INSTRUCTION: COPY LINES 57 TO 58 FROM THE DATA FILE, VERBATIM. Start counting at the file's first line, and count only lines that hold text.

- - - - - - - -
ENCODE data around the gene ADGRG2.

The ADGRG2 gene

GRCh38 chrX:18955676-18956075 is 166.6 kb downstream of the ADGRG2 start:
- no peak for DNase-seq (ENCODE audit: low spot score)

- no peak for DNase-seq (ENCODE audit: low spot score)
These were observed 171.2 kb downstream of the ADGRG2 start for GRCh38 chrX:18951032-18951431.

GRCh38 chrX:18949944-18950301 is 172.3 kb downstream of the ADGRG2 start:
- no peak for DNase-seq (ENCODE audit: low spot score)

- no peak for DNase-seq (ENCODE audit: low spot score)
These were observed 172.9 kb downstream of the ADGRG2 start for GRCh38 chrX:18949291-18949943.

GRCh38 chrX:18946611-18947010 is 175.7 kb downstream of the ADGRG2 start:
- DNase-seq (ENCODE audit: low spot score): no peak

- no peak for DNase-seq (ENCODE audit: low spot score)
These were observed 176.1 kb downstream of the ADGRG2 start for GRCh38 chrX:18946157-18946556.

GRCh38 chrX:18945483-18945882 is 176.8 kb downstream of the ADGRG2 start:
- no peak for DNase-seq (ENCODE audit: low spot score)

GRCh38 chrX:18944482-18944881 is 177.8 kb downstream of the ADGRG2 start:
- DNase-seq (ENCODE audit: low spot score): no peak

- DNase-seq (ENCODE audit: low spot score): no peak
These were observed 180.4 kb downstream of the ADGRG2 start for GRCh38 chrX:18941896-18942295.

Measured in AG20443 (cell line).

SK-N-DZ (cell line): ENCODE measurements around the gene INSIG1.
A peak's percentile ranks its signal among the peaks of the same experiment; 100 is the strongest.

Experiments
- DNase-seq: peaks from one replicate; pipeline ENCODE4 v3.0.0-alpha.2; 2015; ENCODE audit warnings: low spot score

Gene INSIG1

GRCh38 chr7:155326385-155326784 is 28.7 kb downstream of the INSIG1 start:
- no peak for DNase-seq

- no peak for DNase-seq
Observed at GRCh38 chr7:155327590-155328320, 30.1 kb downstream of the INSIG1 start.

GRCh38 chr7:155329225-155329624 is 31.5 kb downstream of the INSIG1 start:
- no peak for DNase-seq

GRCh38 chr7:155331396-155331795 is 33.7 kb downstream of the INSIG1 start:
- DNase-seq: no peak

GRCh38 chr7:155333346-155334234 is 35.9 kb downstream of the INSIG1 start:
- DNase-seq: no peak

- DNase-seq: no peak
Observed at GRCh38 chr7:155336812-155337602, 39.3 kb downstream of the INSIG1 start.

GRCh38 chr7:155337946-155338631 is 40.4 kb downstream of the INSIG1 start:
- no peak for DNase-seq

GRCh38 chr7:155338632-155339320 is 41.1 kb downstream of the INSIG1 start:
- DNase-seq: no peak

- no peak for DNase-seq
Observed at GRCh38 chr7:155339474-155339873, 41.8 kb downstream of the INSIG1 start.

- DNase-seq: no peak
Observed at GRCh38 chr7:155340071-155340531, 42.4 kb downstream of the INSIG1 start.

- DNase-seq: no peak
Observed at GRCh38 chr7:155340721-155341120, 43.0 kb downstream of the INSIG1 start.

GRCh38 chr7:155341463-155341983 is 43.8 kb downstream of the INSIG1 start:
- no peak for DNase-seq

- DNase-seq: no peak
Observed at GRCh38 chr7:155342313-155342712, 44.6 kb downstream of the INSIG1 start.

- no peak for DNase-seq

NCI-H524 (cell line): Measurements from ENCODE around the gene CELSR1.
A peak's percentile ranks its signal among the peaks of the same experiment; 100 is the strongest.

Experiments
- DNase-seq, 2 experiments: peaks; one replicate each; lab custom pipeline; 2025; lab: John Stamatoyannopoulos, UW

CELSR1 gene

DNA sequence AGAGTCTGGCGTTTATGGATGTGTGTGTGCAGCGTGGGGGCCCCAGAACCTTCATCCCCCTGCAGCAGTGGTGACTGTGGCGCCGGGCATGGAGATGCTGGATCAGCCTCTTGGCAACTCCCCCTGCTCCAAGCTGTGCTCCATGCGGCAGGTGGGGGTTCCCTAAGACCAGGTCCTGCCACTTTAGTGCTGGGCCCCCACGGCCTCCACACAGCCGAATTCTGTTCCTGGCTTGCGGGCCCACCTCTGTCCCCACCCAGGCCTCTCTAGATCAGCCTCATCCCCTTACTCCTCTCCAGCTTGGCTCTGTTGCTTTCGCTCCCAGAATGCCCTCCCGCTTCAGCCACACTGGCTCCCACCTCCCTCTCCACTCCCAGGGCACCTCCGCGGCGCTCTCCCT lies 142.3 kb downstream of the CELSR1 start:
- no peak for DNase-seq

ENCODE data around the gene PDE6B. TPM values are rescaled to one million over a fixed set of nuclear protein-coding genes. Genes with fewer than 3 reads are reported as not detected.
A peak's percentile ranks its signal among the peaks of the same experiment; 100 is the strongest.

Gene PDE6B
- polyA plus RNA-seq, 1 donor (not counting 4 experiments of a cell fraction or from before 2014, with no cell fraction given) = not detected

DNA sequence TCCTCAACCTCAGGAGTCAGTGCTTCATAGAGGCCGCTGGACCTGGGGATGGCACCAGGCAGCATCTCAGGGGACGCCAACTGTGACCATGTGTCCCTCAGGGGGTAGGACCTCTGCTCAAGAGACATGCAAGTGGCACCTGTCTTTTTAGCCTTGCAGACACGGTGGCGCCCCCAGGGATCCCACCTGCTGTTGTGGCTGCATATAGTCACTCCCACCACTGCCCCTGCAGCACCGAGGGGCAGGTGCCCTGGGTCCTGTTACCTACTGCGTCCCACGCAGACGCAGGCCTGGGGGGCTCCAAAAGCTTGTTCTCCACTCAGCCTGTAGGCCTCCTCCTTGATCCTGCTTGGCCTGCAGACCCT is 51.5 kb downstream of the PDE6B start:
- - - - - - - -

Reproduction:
- DNase-seq, 2 experiments: peaks; one replicate each; lab custom pipeline; 2025; lab: John Stamatoyannopoulos, UW

CELSR1 gene